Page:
House prices slump under cost-of-living pressure


House prices fell by 1.1% in the year to February – the ‘weakest’ performance since 2012, according to Nationwide.

This is the first annual decline in prices since June 2020, which was just after the property market closure at the outbreak of the Covid-19 pandemic.

What’s more, between January and February prices fell by 0.5% – this is the sixth month in a row there has been a monthly drop.

Robert Gardner, chief economist at Nationwide explained: “The recent run of weak house price data began with the financial market turbulence in response to the mini-Budget at the end of September last year.

“While financial market conditions normalised some time ago, housing market activity has remained subdued.

“This likely reflects the lingering impact on confidence as well as the cumulative impact of the financial pressures that have been weighing on households for some time.”

Gardner was not convinced the market would gain momentum in the short term because, as well as economic challenges, mortgage rates were relatively high when compared to lows experienced in recent years.

He added: “Despite the modest fall in house prices, for a prospective first-time buyer earning the average income looking to buy the typical home, mortgage payments remain well above the long run average as a share of take-home pay.

“In addition, deposit requirements remain prohibitively high for many and saving for a deposit remains a struggle given the rising cost of living, especially for those in the private rented sector, where rents have been rising strongly.”

What is the longer-term outlook for house prices?

Estate agents report there has been more activity of late with more properties coming on to the market. They believe things could start improving in the spring, which is typically a more buoyant time for house buying and selling.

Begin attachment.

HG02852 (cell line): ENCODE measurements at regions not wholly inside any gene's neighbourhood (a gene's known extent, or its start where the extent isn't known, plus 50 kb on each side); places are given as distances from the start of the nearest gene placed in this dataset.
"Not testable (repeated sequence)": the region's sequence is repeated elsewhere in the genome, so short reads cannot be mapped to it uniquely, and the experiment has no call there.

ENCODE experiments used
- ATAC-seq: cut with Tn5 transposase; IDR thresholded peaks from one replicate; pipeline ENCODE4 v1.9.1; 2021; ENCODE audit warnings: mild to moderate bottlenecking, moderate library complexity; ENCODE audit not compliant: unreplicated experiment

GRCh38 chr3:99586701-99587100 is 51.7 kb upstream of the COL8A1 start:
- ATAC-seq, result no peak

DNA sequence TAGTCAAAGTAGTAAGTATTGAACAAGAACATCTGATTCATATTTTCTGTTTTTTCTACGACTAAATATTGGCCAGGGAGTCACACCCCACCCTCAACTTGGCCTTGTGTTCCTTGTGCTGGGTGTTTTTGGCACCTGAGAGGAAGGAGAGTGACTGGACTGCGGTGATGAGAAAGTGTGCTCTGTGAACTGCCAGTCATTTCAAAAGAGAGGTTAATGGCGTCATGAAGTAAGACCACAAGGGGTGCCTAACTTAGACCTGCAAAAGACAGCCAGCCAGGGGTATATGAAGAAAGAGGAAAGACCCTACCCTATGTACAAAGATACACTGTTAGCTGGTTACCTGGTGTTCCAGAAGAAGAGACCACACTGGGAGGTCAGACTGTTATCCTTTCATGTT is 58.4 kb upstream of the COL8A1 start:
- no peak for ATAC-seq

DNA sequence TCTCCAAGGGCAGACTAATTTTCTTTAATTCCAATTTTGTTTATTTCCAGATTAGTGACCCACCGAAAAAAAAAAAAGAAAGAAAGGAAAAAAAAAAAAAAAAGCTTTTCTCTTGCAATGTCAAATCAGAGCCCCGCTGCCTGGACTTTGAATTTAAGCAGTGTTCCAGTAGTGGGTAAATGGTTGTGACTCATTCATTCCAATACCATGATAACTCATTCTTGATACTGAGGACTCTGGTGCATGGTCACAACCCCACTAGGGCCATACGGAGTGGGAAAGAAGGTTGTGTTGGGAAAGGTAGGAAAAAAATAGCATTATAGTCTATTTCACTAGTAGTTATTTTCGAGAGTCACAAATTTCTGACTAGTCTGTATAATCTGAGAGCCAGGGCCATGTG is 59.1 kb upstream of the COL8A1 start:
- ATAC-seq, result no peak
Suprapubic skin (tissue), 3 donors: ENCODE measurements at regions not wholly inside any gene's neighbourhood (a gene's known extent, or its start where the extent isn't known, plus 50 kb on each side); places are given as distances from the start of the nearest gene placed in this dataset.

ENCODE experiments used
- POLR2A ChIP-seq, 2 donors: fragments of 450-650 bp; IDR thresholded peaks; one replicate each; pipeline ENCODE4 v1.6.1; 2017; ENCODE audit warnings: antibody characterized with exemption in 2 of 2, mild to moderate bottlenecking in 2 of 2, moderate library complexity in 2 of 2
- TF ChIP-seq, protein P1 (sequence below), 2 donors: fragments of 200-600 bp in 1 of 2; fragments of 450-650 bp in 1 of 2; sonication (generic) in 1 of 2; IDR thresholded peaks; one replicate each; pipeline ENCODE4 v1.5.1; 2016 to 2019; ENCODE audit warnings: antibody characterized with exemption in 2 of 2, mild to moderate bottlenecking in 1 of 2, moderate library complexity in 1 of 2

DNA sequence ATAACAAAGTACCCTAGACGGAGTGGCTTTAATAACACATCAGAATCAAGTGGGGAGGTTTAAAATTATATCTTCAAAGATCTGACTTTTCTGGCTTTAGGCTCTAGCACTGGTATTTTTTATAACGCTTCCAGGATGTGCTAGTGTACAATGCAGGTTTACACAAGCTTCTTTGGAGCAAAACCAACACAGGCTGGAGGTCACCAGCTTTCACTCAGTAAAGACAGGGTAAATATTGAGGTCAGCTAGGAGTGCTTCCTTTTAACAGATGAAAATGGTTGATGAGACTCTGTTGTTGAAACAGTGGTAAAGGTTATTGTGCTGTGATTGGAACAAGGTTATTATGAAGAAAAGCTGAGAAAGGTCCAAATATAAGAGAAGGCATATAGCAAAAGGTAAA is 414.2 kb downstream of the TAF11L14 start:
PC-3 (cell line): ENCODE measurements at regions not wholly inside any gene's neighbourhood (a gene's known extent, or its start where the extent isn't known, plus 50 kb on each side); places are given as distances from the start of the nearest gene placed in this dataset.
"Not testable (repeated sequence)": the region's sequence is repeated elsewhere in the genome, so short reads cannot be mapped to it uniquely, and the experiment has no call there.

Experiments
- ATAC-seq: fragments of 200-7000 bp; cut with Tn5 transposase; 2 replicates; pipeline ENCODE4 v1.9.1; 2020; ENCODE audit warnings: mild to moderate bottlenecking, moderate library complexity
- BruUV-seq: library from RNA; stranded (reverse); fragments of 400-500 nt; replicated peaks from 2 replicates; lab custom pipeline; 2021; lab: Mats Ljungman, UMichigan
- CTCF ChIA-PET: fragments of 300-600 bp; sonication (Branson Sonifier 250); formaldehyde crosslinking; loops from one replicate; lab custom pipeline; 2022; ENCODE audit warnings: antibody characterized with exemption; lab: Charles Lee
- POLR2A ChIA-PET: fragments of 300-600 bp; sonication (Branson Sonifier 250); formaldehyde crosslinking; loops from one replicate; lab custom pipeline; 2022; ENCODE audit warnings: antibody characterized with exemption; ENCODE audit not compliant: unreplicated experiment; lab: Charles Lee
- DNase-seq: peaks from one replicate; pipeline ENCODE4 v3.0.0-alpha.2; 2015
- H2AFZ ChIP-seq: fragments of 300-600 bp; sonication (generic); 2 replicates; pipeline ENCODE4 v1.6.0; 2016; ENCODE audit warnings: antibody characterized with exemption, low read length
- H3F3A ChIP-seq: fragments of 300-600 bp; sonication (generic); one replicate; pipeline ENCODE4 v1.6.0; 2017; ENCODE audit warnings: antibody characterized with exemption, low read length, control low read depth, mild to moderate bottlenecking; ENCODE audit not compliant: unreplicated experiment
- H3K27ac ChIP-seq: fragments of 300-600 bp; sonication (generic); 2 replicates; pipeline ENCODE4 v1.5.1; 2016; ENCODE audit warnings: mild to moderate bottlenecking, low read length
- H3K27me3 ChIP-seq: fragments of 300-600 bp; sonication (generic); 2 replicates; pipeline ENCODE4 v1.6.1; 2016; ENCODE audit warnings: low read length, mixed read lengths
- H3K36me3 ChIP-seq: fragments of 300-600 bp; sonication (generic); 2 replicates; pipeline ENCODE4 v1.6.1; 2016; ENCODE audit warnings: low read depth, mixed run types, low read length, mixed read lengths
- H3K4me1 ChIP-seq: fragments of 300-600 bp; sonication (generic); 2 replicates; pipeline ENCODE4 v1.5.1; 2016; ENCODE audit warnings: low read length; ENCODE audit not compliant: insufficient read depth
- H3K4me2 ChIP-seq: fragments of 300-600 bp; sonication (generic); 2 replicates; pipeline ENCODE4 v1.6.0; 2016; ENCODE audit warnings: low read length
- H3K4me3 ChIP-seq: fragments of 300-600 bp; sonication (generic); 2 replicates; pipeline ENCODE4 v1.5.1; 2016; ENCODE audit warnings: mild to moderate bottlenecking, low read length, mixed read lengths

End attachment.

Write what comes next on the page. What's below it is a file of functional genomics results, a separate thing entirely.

Nicky Stevenson, managing director at national estate agent group Fine & Country, said: “This fall in house prices moves the spotlight onto spring, which will be a critical bellwether for how the housing market is performing during this period of high inflation and economic insecurity.

“A slowdown in prices in February is not unsurprising given normal seasonal trends, but spring is traditionally busy and we are seeing an increasing number of buyers are being enticed back to the market.”

With affordability a big barrier to many potential buyers, there was hope amongst financial experts that if inflation lowered the housing market could benefit.

Karen Noye, mortgage expert at Quilter said: “While it looks like we have gone over the peak of inflation it may still be some time before we achieve the Bank of England’s aims of 2%.

“If inflation drops quickly then house prices may rebound faster too as the country is still dealing with a serious lack of stock.

“Over the long term, if the country wants to achieve more stable house prices that are affordable to future generations, then more properties must be built.”

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